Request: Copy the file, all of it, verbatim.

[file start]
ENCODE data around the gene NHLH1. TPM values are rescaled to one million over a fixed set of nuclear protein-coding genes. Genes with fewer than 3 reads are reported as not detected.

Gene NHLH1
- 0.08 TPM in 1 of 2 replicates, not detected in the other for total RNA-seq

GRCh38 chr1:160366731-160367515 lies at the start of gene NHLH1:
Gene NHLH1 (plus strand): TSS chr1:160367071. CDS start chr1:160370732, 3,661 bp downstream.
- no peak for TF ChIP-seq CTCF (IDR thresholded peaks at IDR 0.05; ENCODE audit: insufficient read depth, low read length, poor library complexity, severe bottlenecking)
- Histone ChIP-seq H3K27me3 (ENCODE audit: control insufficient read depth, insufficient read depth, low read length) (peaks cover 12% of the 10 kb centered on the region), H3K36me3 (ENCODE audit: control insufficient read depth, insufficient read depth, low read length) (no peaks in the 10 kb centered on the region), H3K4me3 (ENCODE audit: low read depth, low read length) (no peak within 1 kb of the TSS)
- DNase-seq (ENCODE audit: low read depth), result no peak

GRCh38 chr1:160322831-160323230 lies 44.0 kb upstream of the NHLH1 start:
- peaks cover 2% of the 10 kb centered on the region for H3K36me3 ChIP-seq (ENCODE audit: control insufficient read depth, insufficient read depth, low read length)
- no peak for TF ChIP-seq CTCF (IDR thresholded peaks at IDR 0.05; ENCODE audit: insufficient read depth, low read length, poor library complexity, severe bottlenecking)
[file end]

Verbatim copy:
ENCODE data around the gene NHLH1. TPM values are rescaled to one million over a fixed set of nuclear protein-coding genes. Genes with fewer than 3 reads are reported as not detected.

Gene NHLH1
- 0.08 TPM in 1 of 2 replicates, not detected in the other for total RNA-seq

GRCh38 chr1:160366731-160367515 lies at the start of gene NHLH1:
Gene NHLH1 (plus strand): TSS chr1:160367071. CDS start chr1:160370732, 3,661 bp downstream.
- no peak for TF ChIP-seq CTCF (IDR thresholded peaks at IDR 0.05; ENCODE audit: insufficient read depth, low read length, poor library complexity, severe bottlenecking)
- Histone ChIP-seq H3K27me3 (ENCODE audit: control insufficient read depth, insufficient read depth, low read length) (peaks cover 12% of the 10 kb centered on the region), H3K36me3 (ENCODE audit: control insufficient read depth, insufficient read depth, low read length) (no peaks in the 10 kb centered on the region), H3K4me3 (ENCODE audit: low read depth, low read length) (no peak within 1 kb of the TSS)
- DNase-seq (ENCODE audit: low read depth), result no peak

GRCh38 chr1:160322831-160323230 lies 44.0 kb upstream of the NHLH1 start:
- peaks cover 2% of the 10 kb centered on the region for H3K36me3 ChIP-seq (ENCODE audit: control insufficient read depth, insufficient read depth, low read length)
- no peak for TF ChIP-seq CTCF (IDR thresholded peaks at IDR 0.05; ENCODE audit: insufficient read depth, low read length, poor library complexity, severe bottlenecking)